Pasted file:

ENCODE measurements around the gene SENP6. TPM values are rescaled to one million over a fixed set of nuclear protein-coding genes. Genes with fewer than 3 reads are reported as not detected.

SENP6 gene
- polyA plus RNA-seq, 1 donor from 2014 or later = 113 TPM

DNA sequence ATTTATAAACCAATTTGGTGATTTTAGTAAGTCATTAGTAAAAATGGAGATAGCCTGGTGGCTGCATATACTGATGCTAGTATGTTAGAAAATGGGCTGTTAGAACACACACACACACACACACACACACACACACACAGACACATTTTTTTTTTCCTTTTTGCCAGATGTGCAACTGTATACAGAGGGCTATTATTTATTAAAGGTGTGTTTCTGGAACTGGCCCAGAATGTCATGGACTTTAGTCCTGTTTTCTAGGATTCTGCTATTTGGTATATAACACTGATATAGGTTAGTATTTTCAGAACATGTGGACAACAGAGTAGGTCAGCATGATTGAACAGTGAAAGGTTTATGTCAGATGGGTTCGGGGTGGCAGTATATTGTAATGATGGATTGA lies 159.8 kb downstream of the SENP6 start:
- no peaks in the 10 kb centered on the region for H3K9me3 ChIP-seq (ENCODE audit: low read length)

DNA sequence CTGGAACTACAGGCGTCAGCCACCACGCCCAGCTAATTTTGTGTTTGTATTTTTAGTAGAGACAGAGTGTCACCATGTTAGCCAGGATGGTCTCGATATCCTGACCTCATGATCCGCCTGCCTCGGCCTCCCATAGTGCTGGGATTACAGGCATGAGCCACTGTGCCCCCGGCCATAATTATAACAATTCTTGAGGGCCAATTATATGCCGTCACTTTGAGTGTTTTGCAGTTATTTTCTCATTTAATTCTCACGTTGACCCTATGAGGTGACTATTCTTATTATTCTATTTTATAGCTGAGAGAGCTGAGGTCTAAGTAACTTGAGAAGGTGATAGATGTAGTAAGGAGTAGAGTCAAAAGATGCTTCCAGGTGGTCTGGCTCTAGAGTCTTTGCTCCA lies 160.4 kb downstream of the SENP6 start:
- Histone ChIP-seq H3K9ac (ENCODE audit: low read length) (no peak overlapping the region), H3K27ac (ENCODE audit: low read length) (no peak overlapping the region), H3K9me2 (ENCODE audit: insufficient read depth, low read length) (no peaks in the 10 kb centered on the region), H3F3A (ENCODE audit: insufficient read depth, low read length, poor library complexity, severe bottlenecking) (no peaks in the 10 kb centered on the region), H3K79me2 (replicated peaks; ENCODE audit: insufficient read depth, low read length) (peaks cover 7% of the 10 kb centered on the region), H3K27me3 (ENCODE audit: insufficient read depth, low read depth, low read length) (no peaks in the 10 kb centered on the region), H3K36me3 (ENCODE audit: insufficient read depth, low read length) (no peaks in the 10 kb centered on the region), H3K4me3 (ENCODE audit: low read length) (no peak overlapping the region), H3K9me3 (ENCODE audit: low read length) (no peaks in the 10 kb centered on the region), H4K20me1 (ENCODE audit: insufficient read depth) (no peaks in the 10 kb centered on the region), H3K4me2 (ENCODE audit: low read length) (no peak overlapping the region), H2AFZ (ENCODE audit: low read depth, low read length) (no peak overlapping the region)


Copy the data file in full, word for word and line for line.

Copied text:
ENCODE measurements around the gene SENP6. TPM values are rescaled to one million over a fixed set of nuclear protein-coding genes. Genes with fewer than 3 reads are reported as not detected.

SENP6 gene
- polyA plus RNA-seq, 1 donor from 2014 or later = 113 TPM

DNA sequence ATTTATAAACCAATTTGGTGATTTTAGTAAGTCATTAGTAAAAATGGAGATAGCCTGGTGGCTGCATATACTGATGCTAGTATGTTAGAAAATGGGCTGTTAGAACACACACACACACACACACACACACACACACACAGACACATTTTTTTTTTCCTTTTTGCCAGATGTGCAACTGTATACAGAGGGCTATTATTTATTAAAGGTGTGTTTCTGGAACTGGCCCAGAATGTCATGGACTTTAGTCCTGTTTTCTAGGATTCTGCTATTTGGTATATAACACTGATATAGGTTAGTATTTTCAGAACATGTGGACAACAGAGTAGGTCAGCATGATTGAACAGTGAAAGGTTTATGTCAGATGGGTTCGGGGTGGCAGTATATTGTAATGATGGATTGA lies 159.8 kb downstream of the SENP6 start:
- no peaks in the 10 kb centered on the region for H3K9me3 ChIP-seq (ENCODE audit: low read length)

DNA sequence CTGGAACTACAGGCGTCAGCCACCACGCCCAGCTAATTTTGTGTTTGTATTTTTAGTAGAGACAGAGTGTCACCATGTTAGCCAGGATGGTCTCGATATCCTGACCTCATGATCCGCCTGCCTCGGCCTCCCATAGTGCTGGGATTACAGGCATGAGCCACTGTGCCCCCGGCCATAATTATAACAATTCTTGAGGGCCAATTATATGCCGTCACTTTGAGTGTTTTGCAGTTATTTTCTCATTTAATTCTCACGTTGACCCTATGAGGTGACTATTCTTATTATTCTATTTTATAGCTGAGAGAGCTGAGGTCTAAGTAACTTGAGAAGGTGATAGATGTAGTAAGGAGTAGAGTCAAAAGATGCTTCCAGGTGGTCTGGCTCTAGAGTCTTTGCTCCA lies 160.4 kb downstream of the SENP6 start:
- Histone ChIP-seq H3K9ac (ENCODE audit: low read length) (no peak overlapping the region), H3K27ac (ENCODE audit: low read length) (no peak overlapping the region), H3K9me2 (ENCODE audit: insufficient read depth, low read length) (no peaks in the 10 kb centered on the region), H3F3A (ENCODE audit: insufficient read depth, low read length, poor library complexity, severe bottlenecking) (no peaks in the 10 kb centered on the region), H3K79me2 (replicated peaks; ENCODE audit: insufficient read depth, low read length) (peaks cover 7% of the 10 kb centered on the region), H3K27me3 (ENCODE audit: insufficient read depth, low read depth, low read length) (no peaks in the 10 kb centered on the region), H3K36me3 (ENCODE audit: insufficient read depth, low read length) (no peaks in the 10 kb centered on the region), H3K4me3 (ENCODE audit: low read length) (no peak overlapping the region), H3K9me3 (ENCODE audit: low read length) (no peaks in the 10 kb centered on the region), H4K20me1 (ENCODE audit: insufficient read depth) (no peaks in the 10 kb centered on the region), H3K4me2 (ENCODE audit: low read length) (no peak overlapping the region), H2AFZ (ENCODE audit: low read depth, low read length) (no peak overlapping the region)